One of Danny Masterson’s attorneys, Sharon Appelbaum, said during the preliminary hearing that the three accusers had established a “sisterhood” to bring down Masterson and Scientology. She mentioned ex-Scientologist Leah Remini, who investigated the case against Danny Masterson in her A&E documentary series, as a key player.
The defense has also claimed that the women are fabricating their accounts of consensual encounters in order to get a monetary award. After reporting to the police, the three accusers launched a lawsuit against Danny Masterson and the church in 2019. They claimed they were targets of “fair game” assaults. After three years of legal fighting, the United States Supreme Court refused the church’s appeal on the issue last week, allowing it to proceed in civil court rather than via a church-run arbitration procedure.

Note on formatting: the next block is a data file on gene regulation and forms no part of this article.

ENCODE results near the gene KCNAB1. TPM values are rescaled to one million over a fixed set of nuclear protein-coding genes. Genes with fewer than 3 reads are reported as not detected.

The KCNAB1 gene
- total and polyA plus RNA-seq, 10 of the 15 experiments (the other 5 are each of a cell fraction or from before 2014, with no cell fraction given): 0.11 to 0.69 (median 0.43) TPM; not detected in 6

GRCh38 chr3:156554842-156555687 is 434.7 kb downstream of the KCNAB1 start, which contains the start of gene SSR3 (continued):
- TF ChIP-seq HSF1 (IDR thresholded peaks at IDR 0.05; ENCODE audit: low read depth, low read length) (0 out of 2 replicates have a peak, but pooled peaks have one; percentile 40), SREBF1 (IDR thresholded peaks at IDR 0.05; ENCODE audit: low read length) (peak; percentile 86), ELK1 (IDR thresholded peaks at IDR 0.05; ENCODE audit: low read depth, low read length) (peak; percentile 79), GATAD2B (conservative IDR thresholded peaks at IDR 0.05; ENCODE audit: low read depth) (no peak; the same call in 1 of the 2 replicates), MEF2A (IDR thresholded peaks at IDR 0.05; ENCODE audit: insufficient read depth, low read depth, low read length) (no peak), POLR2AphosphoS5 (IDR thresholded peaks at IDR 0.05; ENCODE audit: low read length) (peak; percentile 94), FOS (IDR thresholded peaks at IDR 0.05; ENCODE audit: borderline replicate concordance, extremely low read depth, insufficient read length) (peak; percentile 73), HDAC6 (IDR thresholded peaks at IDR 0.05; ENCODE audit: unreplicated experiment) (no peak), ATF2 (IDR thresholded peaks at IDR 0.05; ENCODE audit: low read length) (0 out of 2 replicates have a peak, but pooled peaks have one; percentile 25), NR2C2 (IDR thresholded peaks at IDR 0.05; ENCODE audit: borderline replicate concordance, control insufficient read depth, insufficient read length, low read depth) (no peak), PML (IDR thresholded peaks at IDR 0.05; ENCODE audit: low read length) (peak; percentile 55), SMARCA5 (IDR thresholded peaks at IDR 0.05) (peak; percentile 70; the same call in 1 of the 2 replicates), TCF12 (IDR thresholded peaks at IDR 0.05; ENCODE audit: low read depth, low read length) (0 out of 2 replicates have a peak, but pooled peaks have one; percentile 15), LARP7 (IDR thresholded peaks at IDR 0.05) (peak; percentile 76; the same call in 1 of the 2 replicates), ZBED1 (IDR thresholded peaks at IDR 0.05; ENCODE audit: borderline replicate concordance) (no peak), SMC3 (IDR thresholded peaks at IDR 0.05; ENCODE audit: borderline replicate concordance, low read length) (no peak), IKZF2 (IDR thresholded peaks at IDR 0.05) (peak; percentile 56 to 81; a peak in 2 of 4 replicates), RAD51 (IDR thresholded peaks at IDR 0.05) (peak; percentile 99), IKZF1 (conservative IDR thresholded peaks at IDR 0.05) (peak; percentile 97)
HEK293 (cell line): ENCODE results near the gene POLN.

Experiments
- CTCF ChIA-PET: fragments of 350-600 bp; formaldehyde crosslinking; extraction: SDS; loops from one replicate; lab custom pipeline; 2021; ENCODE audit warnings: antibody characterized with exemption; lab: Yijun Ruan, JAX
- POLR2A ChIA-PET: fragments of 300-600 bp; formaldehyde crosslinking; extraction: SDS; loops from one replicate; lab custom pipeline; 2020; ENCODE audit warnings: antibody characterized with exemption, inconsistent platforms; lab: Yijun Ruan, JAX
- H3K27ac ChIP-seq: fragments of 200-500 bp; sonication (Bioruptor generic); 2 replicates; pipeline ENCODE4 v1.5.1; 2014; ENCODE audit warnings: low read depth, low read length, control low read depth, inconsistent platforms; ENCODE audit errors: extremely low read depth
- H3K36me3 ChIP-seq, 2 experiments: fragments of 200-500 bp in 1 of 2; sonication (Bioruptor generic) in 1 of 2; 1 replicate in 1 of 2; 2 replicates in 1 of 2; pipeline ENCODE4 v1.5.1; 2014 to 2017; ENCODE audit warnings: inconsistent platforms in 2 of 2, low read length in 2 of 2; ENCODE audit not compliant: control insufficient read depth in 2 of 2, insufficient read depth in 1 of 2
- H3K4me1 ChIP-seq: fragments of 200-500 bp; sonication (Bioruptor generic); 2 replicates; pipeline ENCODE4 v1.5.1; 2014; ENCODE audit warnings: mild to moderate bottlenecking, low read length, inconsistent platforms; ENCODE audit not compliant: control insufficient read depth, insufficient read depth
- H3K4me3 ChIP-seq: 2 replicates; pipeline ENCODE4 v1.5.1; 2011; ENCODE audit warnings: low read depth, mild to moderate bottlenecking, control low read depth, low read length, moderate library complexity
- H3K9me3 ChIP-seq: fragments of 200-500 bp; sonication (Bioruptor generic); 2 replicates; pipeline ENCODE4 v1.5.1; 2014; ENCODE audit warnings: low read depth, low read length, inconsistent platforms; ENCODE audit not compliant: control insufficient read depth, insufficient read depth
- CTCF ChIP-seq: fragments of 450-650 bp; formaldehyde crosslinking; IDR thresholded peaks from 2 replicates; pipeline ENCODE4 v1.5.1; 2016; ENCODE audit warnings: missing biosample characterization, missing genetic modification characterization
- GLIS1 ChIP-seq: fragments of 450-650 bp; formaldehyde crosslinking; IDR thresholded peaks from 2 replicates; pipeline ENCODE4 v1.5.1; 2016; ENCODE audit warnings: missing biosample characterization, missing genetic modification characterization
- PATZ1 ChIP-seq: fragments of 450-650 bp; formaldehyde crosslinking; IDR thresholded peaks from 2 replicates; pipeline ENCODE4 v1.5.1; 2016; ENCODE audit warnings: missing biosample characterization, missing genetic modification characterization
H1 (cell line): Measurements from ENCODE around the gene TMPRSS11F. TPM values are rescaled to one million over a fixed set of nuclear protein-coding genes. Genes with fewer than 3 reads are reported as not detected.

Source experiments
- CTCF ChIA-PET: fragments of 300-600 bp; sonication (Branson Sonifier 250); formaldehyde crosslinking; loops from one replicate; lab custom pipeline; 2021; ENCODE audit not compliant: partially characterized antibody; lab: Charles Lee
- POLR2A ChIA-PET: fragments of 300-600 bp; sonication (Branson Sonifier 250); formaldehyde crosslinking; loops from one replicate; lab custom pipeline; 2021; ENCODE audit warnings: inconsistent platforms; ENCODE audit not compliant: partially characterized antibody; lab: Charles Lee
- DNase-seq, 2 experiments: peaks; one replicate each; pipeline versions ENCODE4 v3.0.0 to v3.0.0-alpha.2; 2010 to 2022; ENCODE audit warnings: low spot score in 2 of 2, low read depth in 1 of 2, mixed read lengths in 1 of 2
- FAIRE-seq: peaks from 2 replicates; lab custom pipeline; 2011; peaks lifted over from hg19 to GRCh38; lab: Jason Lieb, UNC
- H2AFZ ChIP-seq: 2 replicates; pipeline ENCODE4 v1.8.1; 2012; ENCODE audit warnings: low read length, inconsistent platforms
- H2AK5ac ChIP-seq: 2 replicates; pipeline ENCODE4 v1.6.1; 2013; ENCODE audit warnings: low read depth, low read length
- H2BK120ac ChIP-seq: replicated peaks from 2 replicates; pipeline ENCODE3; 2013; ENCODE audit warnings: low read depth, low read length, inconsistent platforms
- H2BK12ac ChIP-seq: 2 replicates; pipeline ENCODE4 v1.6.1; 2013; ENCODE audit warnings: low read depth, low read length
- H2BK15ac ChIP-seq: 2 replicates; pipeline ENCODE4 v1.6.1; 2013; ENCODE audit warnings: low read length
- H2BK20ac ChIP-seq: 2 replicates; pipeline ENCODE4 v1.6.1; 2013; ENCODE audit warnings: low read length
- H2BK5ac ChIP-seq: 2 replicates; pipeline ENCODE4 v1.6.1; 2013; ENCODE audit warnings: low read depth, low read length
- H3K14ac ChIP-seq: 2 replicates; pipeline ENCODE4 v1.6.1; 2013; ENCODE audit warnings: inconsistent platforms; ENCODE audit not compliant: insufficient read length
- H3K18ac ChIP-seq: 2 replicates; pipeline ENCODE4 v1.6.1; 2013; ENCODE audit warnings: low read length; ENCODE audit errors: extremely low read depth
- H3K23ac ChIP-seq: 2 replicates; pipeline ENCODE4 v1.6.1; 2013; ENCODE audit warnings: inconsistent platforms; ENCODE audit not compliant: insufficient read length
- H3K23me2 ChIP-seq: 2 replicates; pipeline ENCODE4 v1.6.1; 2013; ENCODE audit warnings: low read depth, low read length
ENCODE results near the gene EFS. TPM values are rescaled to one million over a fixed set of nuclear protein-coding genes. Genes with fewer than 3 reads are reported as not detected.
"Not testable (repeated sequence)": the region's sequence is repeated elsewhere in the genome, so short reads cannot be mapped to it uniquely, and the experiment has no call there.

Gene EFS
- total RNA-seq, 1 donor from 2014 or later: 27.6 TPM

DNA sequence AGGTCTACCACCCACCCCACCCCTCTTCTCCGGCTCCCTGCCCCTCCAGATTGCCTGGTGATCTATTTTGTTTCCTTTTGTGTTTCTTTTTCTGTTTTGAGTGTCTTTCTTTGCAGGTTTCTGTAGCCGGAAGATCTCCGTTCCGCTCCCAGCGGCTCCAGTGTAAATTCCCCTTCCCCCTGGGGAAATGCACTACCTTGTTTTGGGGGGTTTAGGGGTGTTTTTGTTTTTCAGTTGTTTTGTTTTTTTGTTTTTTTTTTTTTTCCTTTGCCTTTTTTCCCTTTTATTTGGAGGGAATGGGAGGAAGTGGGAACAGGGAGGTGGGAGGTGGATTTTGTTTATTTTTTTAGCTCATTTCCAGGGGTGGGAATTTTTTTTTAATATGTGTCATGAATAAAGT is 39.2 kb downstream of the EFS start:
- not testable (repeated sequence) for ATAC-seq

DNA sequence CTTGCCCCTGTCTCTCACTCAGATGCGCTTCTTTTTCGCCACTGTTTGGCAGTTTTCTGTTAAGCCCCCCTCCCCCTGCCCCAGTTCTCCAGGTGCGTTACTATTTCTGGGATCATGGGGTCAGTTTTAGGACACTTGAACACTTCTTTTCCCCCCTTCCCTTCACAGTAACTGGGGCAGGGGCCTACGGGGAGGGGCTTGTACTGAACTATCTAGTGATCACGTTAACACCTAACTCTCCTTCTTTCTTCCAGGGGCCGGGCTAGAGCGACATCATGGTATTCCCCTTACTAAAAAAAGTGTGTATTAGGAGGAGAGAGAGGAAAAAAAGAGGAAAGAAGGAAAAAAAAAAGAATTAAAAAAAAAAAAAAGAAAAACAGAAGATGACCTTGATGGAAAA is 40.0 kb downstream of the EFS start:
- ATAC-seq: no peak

In 2004, Jen B., one of the accusers, obtained a settlement of several hundred thousand dollars related to her rape claim.
Olmedo believes the criminal case will be concluded in less than four weeks and has worked to maintain the attention on the three alleged rapes.
Chrissie Carnell Bixler, one of the accusers, dated Danny Masterson for about six years in the late 1990s and early 2000s. She claims that in November of 2001, Danny Masterson was sleeping on top of her and piercing her when she woke up. She says that when she pulled his hair in retaliation, he punched her in the face. She claims that he spat on her and called her “white trash” when she finally got him off of her.